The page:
Photography by: Dominick Guillemot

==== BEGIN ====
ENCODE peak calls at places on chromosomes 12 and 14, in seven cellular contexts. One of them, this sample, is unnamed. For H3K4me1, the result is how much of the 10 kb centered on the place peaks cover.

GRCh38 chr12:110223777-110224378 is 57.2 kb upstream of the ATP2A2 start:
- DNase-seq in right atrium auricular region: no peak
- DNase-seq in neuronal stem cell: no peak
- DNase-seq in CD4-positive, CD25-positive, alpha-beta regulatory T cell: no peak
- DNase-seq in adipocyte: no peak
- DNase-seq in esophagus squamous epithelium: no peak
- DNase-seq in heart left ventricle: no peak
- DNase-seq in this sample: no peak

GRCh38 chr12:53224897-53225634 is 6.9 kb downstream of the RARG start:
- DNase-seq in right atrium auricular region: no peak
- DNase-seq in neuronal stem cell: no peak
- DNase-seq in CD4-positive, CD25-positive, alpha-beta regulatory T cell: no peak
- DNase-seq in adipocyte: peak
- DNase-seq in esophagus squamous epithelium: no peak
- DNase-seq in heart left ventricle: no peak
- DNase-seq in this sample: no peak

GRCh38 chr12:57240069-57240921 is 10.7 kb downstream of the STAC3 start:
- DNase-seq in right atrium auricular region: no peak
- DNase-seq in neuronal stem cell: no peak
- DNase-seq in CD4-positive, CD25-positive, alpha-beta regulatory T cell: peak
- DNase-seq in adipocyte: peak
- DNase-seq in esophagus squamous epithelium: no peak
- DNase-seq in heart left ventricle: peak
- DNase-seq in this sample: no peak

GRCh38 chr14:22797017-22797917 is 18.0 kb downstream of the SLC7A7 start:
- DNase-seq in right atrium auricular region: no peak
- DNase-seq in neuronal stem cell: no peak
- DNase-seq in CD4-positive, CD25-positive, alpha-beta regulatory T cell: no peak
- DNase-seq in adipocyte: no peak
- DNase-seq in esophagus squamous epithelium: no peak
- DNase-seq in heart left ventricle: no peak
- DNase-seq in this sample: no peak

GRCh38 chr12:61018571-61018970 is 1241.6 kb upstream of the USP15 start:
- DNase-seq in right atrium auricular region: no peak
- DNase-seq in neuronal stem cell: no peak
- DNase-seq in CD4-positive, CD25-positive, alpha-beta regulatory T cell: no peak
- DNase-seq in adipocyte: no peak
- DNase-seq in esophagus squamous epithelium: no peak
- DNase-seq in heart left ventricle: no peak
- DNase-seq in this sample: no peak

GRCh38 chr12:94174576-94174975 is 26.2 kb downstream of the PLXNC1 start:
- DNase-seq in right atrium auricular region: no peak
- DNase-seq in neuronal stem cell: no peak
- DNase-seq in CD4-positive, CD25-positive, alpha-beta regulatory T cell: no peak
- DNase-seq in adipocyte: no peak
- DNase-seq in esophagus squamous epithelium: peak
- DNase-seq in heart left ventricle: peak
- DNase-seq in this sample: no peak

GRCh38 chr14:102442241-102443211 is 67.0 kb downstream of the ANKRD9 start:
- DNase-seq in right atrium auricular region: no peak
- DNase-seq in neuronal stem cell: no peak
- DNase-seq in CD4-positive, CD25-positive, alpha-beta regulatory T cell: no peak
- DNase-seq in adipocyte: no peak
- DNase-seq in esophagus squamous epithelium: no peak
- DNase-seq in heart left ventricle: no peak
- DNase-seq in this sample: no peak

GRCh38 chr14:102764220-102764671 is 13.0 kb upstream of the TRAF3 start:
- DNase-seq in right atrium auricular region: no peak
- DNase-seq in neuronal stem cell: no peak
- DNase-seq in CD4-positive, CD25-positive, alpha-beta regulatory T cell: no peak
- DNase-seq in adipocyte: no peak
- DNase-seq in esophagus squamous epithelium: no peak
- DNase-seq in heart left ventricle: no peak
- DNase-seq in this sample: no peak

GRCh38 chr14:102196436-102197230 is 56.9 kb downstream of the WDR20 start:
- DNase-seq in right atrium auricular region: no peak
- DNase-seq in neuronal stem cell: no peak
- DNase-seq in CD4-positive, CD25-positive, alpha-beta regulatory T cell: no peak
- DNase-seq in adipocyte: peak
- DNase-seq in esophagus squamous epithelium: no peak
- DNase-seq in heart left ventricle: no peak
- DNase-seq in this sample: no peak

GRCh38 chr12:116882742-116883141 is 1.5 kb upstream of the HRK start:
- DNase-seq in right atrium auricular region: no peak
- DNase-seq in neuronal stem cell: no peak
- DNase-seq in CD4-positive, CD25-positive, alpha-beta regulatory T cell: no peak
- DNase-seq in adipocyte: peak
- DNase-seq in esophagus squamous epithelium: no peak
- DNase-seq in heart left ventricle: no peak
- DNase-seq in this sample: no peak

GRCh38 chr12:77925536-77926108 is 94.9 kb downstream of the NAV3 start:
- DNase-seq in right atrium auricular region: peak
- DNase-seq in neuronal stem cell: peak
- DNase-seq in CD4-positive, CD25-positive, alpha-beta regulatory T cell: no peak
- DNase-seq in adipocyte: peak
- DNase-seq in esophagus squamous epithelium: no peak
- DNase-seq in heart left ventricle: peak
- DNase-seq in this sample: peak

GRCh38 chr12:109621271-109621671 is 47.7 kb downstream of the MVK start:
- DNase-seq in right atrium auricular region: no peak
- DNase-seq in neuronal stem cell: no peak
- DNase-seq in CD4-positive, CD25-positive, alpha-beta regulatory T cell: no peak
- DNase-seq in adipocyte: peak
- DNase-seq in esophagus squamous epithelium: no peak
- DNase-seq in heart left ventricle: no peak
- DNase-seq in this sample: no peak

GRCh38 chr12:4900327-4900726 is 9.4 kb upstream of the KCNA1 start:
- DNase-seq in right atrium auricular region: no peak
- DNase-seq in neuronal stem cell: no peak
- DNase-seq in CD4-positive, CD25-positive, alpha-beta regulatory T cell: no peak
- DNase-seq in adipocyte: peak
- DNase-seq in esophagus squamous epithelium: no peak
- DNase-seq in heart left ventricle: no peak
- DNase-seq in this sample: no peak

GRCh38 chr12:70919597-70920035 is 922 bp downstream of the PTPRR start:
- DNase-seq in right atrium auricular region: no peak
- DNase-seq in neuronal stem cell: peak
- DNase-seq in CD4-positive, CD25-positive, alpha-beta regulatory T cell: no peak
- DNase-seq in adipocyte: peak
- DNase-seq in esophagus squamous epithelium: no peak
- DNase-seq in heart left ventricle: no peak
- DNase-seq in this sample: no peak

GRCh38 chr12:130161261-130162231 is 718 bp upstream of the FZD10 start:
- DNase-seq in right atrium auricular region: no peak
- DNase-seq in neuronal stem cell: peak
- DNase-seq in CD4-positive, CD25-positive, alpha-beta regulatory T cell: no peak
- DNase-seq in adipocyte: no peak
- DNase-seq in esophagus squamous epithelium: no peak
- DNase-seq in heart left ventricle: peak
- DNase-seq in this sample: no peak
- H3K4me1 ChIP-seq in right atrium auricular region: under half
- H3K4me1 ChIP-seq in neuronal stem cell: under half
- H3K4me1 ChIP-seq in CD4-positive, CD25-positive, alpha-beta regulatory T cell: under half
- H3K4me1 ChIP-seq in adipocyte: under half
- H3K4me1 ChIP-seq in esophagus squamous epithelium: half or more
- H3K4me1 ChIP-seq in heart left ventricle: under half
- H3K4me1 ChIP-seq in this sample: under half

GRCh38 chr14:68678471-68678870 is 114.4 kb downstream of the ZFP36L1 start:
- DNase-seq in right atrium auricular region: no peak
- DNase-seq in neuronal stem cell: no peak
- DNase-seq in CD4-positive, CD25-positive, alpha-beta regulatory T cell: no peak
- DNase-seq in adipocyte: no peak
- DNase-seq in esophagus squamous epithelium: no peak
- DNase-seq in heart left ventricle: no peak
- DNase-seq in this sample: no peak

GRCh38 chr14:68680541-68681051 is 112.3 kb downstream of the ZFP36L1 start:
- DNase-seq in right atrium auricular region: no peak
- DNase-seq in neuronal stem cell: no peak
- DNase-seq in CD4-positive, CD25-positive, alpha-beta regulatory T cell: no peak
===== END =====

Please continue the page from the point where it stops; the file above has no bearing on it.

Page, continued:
2. Take them outside The average American child spends more than seven and a half hours a day in front of electronic screens, according to a 2010 Kaiser Family Foundation report. That may be just one of the reasons that the same average child spends only four to seven minutes a day in unstructured outdoor play, as documented by University of Michigan researchers. It’s a situation that many refer to as “nature-deficit disorder,” a term coined by author Richard Louv in his 2005 book Last Child in the Woods: Saving Our Children from Nature-Deficit Disorder (Algonquin Books). Fact is, studies find that playing outside is associated with lower levels of childhood obesity, optimal vitamin D levels (which translate to better brain and physical health), fewer symptoms of attention deficit/ hyperactivity disorder (ADHD), improved longdistance vision and even higher standardized test scores. “From spending time in nature, a child develops self-confidence and resilience to face life’s bumps and challenges,” says Marilyn Wedge, Ph.D., M.F.T., a licensed family therapist in Westlake Village, Calif., and author of Pills Are Not for Preschoolers: A Drug-Free Approach for Troubled Kids (W.W. Norton & Company). Outdoor experiences also help children to develop an appreciation for the environment. For these reasons and more, the National Wildlife Federation (NWF) recommends scheduling a “Green Hour” (greenhour .org) every day, offering ideas such as building outdoor forts and going on nature photography hikes. If you live in a safe area or have a backyard, you can also simply tell your child to go outside and play—and don’t come home till dinner (remember when your parents did that?). Or, if he’s interested in sports, sign him up for a team or lessons; it’s a great way to ensure he gets the daily hour of physical activity recommended by the Centers for Disease Control and Prevention (CDC). Volunteering with environmental groups like the Sierra Club (sierraclub.org/outings) or NWF (nwf.org/volunteer) or taking outdoor vacations—whether it’s a camping trip to a national park or an exotic tropical getaway— can also boost your child’s health, outlook and appreciation for the natural world.